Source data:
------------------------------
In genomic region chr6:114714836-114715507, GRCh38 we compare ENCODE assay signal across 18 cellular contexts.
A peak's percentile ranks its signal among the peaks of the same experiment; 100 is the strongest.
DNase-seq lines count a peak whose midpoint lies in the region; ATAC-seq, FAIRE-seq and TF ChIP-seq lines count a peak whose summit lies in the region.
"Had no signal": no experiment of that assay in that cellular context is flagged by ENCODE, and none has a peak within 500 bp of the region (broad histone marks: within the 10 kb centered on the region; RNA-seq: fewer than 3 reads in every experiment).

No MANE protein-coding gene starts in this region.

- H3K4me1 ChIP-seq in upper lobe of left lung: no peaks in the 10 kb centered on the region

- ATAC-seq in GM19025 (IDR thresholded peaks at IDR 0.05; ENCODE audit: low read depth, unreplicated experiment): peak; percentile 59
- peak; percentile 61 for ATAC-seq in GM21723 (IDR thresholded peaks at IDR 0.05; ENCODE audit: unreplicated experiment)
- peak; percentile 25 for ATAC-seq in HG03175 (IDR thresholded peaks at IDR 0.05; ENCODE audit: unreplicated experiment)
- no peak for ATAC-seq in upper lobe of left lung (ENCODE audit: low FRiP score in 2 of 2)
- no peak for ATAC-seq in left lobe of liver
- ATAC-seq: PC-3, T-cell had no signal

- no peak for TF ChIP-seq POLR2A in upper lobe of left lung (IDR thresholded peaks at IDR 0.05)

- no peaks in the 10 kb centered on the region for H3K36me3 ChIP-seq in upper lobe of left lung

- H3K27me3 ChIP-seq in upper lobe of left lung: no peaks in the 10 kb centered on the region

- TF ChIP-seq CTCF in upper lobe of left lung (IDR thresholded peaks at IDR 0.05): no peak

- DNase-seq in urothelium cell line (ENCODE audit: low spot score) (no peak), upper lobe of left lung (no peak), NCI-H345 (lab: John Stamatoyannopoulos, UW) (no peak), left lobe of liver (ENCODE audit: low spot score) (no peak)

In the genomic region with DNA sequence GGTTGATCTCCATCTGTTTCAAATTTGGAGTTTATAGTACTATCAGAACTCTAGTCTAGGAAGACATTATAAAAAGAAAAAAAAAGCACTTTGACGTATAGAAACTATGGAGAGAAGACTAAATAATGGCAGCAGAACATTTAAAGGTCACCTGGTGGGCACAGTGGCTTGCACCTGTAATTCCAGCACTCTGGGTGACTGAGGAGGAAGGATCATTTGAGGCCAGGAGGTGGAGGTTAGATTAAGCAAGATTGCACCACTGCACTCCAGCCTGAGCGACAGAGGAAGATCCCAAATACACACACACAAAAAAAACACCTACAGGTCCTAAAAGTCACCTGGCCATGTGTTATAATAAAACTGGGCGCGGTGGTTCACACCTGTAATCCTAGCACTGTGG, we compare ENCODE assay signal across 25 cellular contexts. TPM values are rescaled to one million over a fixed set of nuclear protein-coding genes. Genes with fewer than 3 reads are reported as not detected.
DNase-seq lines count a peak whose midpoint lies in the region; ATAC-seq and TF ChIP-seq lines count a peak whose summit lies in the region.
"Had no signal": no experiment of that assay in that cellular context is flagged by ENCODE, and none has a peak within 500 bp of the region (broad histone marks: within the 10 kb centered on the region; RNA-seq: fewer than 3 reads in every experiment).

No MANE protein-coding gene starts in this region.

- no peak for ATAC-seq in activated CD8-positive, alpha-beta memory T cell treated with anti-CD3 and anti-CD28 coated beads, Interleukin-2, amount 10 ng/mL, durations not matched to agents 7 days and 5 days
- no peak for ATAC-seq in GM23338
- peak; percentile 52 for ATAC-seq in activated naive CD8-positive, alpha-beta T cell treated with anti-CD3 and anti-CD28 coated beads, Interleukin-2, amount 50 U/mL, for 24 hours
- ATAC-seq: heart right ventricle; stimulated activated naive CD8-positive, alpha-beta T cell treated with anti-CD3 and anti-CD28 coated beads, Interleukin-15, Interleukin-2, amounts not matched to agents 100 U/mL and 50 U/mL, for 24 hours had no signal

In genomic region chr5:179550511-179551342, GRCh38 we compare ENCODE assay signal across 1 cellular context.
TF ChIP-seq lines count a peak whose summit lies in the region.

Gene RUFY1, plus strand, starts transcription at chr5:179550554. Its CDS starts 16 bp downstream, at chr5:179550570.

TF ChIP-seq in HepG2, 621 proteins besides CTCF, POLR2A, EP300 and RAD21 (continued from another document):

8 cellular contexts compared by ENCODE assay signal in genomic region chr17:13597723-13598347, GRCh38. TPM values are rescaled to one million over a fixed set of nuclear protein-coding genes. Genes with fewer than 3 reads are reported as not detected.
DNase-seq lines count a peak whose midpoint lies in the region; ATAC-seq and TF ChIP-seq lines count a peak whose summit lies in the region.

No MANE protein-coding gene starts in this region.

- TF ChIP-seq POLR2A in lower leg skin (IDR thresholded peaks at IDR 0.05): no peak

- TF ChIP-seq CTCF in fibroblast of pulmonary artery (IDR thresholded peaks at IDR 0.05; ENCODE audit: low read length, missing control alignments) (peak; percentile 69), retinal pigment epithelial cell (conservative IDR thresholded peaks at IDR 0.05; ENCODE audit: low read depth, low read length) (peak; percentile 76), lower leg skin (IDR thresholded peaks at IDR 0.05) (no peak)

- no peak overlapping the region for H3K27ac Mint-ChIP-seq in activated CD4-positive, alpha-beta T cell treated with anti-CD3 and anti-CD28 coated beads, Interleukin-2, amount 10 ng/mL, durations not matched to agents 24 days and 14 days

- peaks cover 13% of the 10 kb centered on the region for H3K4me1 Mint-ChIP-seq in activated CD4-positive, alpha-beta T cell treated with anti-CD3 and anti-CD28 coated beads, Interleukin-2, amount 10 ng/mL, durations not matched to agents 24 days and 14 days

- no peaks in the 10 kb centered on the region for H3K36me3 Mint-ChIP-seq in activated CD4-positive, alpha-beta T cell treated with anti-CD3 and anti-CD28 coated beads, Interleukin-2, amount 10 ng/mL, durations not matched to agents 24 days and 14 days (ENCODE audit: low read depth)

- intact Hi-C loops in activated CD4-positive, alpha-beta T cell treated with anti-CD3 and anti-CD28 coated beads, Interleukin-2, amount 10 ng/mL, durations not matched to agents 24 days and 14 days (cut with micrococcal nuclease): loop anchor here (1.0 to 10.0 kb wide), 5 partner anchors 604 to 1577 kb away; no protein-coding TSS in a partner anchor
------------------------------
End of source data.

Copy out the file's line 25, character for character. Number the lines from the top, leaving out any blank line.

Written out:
- ATAC-seq: heart right ventricle; stimulated activated naive CD8-positive, alpha-beta T cell treated with anti-CD3 and anti-CD28 coated beads, Interleukin-15, Interleukin-2, amounts not matched to agents 100 U/mL and 50 U/mL, for 24 hours had no signal